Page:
May 16, 2012
By Alyssa J. Miller
The sudden appearance of an F-16 off the wing of a general aviation aircraft is an unsettling experience. AOPA staff filmed the phenomenon during a practice intercept exercise.
If you are flying near Chicago or the greater Washington, D.C., metropolitan area between May 18 and 21 and spy an F-16 or a Black Hawk off your wing, you’re in big trouble. The FAA has issued notams restricting flight in both areas for the G8 and NATO Summits. Security is extremely heightened because of the numerous world leaders who will be attending both events.
“These temporary flight restrictions are extremely sensitive, and pilots should exercise extreme caution when flying anywhere near Chicago or the Washington, D.C., area,” said Tom Zecha, AOPA manager of aviation security. “Carefully review the notams to ensure that you don’t make a mistake—there’s no room for error with these TFRs.
“Pilots should especially note that the TFR near Washington, D.C., goes way beyond expanding the prohibited airspace area around the presidential retreat Camp David. The TFR extends all the way into the Washington, D.C., Special Flight Rules Area and surrounding states including Virginia, West Virginia, Maryland, and Pennsylvania.”
The TFR for the G8 Summit will be in effect from noon Eastern Daylight Time on May 18 to 8:30 p.m. Eastern Daylight Time on May 19. The 30-nautical-mile-radius TFR includes an inner 10-nm-radius GA no-fly zone and extends from the surface up to 17,999 feet msl.
“Everyone is on heightened alert,” Zecha said. Flight service briefers already are warning pilots flying at airports that lie within the 30-nm-radius G8 Summit TFR of the upcoming restrictions May 18 and 19. They are stressing to pilots that the TFR is not the typical 10-nm radius expansion of Prohibited Area 40 for the president’s visits. It’s a 30-nm-radius TFR and inner no-fly zone.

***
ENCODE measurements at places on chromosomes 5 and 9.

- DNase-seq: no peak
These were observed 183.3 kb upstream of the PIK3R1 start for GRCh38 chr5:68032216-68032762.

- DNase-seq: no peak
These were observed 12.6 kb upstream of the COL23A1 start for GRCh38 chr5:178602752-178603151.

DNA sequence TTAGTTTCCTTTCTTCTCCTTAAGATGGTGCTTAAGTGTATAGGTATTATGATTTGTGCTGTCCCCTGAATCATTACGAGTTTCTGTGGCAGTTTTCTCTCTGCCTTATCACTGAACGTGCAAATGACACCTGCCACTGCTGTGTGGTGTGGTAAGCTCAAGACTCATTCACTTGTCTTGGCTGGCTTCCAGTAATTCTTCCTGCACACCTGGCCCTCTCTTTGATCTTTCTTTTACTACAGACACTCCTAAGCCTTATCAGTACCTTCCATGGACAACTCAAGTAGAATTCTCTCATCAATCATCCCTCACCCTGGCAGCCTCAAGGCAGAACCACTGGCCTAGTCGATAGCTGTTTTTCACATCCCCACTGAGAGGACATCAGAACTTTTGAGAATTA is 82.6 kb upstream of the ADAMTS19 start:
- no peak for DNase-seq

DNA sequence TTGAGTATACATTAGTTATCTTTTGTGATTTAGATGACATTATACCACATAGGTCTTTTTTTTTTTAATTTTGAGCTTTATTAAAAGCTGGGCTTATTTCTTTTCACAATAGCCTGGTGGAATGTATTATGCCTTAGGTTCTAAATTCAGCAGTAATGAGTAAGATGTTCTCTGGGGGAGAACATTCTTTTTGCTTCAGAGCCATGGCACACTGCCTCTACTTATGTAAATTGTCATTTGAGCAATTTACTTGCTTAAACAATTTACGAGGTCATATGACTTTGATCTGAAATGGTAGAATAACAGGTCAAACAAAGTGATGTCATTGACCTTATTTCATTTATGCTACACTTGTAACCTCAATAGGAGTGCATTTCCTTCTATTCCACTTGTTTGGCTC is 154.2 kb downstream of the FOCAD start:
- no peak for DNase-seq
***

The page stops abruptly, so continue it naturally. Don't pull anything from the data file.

Pilots in the Chicago area also need to be preparing for the TFRs that will be in effect from May 19 through 21. Chicago will have two 30-nm-radius TFRs, each with an inner 10-nm-radius GA no-fly zone, that will be in effect at various times. Pilots should carefully study both of the TFRs and their effective times.
Flight operations within the airspace between the 10- and 30-nm-radius rings must have a discrete transponder code, and the pilots must be on a VFR or IFR flight plan and remain in two-way radio contact with air traffic control. For those who might fly near the TFR boundaries, AOPA recommends giving wide berth; everyone flying in the vicinity of or within the TFRs should carry a copy of intercept procedures.
“Our goal,” Zecha stressed, “is to have zero airspace incursions of the G8 and NATO summits.”
AOPA Director of eMedia and Online Managing Editor Alyssa J. Miller has worked at AOPA since 2004 and is an active flight instructor.
FAA Information and Services,
When examining details for VFR operations in and around major terminal areas, a must-have resource is the current local terminal area chart.
The Santa Paula, California, airport evokes an old-time airfield, complete with antique airplanes dating back almost a century. Consider visiting the field when you attend the AOPA Fly-In at Chino, California, on Sept. 20.
A VFR pilot enters instrument conditions shortly after takeoff. Air traffic control gets an instructor on the ground involved to help talk the pilot through the serious situation to narrowly avert tragedy.
VOLUNTEER AT AN AOPA FLY-IN NEAR YOU!
SHARE YOUR PASSION. VOLUNTEER AT AN AOPA FLY-IN. CLICK TO LEARN MORE >>>
VOLUNTEER LOCALLY AT AOPA FLY-IN! CLICK TO LEARN MORE >>>
BE A PART OF THE FLY-IN VOLUNTEER CREW! CLICK TO LEARN MORE >>>